Recovery of monoglyceride is preferably effected in such manner that it contains not more than 1% glycerine. This is accomplished in accordance with this invention by reacting soybean oil and glycerine, for example as set forth hereinabove, cooling the resulting composition from reaction temperature to below about 100 C. and allowing the cooled composition to stand until a separate glycerine layer i formed, the total cooling and standing time preferably being not more than one hour, drawing off the glycerine layer, thereafter vacuum distilling off substantially all residual glycerine remaining in the glycerine-depleted composition from a film thereof under conditions ineffective to distill substantial monoglyceride therefrom, and thereafter effecting vacuum film distillation of the monoglyceride from the substantially glycerinefree composition. The separation of glycerine by vacuum distillation is preferably effected at pressures of 10 microns at 90 C. to 300 microns at 150 C. without substantial distillation of monoglyceride. The monoglyceride i then preferably distilled at pressures of from 1 micron at 150 C. to 10 microns at 200 C. and desirably at about 3 microns at about 170 C. The entire treatment of the composition resulting from the reaction is thus effected within the reversion time interval and substantial reversion is obviated whereby substantially all of the monoglyceride formed by the reaction is recovered. This is made possible by my discovery that reversion occurs after reaction and before separation of partial ester as well as during separation of partial ester and that the entire treatment must be effected before the reversion time interval has elapsed.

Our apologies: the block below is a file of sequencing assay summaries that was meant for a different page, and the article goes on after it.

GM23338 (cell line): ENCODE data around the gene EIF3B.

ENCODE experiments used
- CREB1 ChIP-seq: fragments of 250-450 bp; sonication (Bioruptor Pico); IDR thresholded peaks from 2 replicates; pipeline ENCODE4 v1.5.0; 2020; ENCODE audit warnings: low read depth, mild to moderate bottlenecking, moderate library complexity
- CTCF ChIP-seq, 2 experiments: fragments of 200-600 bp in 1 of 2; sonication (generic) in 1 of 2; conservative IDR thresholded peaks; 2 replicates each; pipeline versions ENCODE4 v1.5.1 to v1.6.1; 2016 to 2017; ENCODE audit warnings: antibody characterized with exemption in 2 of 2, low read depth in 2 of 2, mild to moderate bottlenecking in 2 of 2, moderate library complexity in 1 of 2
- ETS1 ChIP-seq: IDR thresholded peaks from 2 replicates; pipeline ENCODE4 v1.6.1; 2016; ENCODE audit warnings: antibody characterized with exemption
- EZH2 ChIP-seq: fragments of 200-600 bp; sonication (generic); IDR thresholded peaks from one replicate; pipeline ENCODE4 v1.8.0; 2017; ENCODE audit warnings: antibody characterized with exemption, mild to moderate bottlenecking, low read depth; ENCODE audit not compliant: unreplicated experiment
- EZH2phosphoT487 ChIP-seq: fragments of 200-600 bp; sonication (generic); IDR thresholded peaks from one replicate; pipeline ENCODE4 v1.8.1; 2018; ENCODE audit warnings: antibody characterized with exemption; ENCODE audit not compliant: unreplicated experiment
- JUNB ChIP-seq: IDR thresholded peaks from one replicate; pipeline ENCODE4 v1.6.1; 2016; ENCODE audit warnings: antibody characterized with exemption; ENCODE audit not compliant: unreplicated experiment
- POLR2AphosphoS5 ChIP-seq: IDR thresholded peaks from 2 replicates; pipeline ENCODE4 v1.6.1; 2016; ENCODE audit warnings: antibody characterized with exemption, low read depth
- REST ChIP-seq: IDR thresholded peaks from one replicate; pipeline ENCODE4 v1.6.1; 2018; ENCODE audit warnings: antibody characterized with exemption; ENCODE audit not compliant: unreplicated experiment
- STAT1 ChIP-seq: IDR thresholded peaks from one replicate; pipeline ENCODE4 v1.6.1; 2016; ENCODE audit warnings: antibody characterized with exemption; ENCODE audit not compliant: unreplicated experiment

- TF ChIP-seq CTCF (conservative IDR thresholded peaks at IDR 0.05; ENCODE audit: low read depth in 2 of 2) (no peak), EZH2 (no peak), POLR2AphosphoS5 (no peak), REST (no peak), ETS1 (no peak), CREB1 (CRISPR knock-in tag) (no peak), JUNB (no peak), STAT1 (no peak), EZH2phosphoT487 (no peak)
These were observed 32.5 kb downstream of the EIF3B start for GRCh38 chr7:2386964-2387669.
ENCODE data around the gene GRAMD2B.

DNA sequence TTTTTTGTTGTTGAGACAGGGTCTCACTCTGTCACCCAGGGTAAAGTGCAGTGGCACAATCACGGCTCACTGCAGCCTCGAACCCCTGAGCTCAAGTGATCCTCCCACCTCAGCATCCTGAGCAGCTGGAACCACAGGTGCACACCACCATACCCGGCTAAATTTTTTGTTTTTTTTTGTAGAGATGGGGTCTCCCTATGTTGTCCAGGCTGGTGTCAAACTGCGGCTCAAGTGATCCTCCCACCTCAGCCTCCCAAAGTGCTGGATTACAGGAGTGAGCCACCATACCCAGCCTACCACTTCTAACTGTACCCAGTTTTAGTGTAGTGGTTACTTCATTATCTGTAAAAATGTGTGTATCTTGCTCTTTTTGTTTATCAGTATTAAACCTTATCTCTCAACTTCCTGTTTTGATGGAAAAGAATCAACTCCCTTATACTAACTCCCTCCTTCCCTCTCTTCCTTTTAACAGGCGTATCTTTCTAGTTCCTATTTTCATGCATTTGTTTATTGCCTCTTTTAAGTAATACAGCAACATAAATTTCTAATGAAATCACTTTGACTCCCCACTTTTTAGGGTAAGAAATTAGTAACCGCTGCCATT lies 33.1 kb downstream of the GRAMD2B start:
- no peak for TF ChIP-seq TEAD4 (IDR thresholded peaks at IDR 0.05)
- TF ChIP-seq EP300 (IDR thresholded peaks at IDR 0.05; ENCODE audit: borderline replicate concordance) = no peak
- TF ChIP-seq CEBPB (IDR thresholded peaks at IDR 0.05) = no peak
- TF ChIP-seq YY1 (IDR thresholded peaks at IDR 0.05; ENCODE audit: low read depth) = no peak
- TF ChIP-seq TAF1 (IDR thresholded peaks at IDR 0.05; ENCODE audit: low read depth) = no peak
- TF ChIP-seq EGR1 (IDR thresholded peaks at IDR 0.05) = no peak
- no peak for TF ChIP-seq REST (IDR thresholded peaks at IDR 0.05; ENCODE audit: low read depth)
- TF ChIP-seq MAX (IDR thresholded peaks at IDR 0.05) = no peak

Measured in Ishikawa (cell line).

Thus, by means of this invention, a, maximum amount of partial ester is formed, the resulting reaction mixture is treated so that the partial ester does not revert following the reaction, and separation of the partial ester is effected while the catalyst is maintained in active form suitable for re-use and without reversion of the partial ester during the separation step.